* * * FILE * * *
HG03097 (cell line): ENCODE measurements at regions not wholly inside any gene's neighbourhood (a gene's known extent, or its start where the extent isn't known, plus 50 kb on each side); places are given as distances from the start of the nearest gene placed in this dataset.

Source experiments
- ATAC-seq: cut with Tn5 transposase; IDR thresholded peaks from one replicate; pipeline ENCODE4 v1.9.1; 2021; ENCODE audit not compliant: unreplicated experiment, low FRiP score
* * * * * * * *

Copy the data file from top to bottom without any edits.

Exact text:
HG03097 (cell line): ENCODE measurements at regions not wholly inside any gene's neighbourhood (a gene's known extent, or its start where the extent isn't known, plus 50 kb on each side); places are given as distances from the start of the nearest gene placed in this dataset.

Source experiments
- ATAC-seq: cut with Tn5 transposase; IDR thresholded peaks from one replicate; pipeline ENCODE4 v1.9.1; 2021; ENCODE audit not compliant: unreplicated experiment, low FRiP score